(27d) Willow Biomass As a Feedstock for Biorefinery: Evaluation of Bark Effect on Hot Water Extraction Output, and Lifecycle Assessment of Cellulosic Ethanol Production
AIChE Annual Meeting
Sunday, October 28, 2018 - 4:45pm to 5:10pm
This study evaluated how the amount of bark (0%, 33%, 66% and 100%) on three willow cultivars impact the output of hot water extraction in term of mass removal and extract composition, as well as its influence on the heating value and ash. Additionally, a cradle-to-grave life cycle assessment (LCA) was performed to assess the greenhouse gas emissions associated with the production of bioethanol from the hot water extract of willow biomass.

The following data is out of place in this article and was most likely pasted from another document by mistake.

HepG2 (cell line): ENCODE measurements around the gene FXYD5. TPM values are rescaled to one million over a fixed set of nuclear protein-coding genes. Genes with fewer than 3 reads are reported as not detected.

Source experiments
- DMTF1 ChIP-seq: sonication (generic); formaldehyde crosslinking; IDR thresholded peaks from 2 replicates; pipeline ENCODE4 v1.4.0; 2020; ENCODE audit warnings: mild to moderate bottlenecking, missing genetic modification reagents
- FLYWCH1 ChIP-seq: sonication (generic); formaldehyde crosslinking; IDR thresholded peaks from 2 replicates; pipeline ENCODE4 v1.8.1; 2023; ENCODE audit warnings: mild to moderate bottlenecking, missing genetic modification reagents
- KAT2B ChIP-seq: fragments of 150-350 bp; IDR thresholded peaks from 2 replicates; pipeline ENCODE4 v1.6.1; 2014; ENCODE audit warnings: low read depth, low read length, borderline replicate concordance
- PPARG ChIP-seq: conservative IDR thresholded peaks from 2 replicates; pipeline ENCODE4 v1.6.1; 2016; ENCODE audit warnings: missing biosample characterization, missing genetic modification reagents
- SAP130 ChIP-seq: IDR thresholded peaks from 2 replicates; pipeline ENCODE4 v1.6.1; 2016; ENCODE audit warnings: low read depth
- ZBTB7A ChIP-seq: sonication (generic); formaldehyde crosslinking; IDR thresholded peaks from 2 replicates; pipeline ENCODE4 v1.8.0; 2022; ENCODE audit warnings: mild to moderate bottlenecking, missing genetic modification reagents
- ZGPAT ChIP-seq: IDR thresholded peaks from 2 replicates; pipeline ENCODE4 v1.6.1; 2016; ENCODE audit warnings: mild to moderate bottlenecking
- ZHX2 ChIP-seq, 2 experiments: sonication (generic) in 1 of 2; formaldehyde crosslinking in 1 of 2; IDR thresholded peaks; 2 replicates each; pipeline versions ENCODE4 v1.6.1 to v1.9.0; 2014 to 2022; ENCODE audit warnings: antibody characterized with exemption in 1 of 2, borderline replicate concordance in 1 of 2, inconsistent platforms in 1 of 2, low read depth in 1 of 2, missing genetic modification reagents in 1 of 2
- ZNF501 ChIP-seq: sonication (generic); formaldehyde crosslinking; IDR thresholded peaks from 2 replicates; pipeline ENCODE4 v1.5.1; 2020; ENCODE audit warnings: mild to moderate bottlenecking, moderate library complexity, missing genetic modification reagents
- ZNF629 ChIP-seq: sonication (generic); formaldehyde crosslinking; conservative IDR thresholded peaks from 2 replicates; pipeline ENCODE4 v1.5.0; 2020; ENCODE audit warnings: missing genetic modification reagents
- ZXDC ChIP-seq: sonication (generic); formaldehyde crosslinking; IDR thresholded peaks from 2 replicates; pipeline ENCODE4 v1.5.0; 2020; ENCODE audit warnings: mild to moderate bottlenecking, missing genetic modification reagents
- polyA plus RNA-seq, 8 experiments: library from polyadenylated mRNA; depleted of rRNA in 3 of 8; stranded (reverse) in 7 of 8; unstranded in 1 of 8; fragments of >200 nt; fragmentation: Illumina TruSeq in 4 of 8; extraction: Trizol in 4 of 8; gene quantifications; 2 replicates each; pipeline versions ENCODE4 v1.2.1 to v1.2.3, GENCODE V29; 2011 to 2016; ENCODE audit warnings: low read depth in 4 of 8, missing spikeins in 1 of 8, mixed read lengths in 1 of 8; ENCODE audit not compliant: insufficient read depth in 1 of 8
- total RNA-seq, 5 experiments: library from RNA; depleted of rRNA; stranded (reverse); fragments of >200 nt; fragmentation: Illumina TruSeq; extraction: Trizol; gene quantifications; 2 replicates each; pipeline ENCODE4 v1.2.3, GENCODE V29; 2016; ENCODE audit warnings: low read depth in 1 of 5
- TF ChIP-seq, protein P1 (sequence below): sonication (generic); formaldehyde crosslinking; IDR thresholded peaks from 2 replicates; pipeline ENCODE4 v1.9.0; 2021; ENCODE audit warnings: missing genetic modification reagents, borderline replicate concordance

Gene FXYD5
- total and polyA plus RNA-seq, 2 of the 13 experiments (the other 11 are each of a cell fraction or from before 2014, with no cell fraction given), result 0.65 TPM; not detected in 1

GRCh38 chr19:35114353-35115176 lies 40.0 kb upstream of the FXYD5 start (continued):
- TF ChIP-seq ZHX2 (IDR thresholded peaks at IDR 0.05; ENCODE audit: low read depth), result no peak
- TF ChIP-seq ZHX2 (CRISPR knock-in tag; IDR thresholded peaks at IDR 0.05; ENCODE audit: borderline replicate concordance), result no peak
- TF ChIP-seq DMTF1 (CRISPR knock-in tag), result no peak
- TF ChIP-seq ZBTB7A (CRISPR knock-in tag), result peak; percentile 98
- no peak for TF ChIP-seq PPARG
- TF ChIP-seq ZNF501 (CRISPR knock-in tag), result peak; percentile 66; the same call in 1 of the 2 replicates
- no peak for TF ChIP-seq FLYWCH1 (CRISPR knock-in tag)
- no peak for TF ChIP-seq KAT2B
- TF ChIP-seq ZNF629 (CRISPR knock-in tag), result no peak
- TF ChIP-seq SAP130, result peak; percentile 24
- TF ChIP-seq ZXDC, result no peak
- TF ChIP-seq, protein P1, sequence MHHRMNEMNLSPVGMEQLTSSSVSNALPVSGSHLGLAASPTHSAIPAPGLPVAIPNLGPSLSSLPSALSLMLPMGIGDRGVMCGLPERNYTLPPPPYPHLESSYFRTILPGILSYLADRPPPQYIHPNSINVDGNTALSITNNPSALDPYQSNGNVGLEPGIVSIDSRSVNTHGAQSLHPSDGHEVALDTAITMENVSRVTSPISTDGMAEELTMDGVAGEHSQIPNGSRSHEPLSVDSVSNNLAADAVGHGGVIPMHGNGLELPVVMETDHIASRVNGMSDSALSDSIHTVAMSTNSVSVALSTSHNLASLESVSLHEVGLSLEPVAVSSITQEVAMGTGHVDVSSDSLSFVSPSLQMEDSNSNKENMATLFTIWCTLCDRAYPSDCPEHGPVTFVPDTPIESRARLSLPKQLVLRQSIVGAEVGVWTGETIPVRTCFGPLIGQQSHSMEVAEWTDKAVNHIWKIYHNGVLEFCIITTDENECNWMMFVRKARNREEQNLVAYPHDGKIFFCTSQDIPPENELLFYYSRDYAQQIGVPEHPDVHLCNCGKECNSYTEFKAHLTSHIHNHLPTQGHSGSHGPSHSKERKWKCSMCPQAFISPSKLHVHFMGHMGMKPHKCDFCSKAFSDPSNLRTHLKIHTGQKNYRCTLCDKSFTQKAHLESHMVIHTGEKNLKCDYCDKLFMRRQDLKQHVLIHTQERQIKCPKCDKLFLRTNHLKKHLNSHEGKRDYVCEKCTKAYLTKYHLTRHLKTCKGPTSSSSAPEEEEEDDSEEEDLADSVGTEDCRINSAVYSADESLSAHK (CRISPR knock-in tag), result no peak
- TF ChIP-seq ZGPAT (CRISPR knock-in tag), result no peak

The hot water extraction process reduced ash content up to 50% for sugar maple and willow, but there was variation among the varieties of willow. After hot water extraction the heating value of biomass increased about 5% with removal of mostly hemicelluloses that have relatively low heating value. The hot water extraction provided a fermentable sugar stream for biofuels and bioproducts production, and improved the characteristics of the hot water processed willow biomass that can be used to produce high quality pellet. The lifecycle assessment revealed the greenhouse gas saving associated with ethanol production from willow biomass via fermentation of sugars extracted by the hot water extraction process. The most sensitive parameters to greenhouse gas emissions included fermentation yield, mass removal by hot water extraction, and amount of belowground carbon sequestration, in addition to transportation distance.